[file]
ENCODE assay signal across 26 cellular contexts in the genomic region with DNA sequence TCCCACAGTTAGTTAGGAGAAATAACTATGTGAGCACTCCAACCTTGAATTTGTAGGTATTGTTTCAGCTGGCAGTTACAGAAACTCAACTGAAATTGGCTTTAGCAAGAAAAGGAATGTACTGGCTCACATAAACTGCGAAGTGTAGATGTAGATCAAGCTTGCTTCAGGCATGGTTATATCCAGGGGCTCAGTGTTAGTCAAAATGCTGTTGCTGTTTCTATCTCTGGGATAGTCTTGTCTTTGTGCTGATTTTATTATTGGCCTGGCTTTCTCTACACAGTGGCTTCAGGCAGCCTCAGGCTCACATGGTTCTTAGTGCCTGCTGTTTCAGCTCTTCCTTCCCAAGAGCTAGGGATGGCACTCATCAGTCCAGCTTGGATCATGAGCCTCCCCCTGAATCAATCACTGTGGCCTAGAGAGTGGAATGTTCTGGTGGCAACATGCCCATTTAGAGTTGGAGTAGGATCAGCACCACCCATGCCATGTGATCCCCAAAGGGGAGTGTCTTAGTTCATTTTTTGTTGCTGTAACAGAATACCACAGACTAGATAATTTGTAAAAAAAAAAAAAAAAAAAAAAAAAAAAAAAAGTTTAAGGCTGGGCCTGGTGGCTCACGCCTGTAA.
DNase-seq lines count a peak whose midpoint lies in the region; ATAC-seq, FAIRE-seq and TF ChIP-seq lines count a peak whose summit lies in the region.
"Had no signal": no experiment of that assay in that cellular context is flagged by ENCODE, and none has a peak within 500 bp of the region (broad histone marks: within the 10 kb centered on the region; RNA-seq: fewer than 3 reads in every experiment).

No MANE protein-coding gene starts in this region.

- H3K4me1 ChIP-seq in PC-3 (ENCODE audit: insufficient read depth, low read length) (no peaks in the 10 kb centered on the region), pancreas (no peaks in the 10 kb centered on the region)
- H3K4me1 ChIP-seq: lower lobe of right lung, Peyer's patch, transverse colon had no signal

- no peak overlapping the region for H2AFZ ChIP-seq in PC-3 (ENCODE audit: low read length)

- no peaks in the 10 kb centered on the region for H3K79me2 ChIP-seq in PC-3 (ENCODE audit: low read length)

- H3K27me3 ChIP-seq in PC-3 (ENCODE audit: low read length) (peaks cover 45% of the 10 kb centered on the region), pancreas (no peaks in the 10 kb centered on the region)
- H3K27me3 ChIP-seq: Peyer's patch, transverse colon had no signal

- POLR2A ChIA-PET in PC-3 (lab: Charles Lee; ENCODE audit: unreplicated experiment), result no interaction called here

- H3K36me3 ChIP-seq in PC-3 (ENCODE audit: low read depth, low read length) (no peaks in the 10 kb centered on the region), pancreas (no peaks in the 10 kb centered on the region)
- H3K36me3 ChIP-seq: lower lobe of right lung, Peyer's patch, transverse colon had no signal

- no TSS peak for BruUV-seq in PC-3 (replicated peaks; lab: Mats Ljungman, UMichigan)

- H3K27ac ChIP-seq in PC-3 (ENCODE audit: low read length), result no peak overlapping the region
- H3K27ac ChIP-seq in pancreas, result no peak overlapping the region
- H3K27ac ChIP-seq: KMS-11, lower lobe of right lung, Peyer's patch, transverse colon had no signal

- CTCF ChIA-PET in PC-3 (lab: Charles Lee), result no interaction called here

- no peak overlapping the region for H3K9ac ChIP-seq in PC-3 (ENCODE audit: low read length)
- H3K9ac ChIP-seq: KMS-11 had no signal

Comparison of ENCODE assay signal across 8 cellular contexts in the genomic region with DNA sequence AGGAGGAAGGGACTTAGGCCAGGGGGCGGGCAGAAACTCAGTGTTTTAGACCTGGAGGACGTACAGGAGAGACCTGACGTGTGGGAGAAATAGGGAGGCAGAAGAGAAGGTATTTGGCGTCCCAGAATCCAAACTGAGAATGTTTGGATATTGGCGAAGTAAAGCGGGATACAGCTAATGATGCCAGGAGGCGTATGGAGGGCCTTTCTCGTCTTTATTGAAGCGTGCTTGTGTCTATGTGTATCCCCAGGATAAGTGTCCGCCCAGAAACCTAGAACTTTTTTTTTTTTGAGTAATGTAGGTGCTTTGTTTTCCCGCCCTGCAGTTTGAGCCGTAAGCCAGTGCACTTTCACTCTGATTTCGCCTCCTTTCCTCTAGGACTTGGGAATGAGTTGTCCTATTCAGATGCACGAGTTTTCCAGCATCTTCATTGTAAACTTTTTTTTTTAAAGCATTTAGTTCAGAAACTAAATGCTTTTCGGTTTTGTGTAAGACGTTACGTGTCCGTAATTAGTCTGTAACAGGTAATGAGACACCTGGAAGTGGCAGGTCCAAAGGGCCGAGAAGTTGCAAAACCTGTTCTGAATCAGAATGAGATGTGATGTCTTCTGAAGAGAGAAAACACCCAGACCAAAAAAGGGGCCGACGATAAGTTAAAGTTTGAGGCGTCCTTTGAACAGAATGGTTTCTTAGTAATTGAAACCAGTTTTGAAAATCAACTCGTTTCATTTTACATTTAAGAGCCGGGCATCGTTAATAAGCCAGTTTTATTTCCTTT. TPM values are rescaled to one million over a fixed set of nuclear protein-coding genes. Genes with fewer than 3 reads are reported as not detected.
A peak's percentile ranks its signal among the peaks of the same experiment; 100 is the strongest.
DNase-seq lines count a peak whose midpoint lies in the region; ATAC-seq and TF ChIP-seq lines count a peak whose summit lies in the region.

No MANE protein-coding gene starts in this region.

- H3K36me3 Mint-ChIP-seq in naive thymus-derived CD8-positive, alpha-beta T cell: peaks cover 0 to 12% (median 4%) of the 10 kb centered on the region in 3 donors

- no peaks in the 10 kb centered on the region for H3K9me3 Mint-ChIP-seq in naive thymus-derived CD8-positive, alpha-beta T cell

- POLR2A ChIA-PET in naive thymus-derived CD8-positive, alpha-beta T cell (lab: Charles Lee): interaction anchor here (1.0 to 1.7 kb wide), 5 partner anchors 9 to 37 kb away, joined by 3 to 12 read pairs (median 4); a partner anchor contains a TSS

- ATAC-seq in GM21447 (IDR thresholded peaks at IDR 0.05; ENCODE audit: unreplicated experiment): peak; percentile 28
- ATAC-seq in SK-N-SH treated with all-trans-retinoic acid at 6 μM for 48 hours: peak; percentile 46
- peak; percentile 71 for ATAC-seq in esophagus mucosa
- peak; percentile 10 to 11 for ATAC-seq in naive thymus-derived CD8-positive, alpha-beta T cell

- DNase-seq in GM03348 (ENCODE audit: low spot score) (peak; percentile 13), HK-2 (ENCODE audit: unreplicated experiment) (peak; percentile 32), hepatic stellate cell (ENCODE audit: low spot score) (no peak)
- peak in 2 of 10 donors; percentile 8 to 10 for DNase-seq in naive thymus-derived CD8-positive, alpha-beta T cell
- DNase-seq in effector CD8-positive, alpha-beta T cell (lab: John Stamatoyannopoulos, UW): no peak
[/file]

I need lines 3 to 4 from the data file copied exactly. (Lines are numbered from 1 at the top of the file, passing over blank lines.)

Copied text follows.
"Had no signal": no experiment of that assay in that cellular context is flagged by ENCODE, and none has a peak within 500 bp of the region (broad histone marks: within the 10 kb centered on the region; RNA-seq: fewer than 3 reads in every experiment).

No MANE protein-coding gene starts in this region.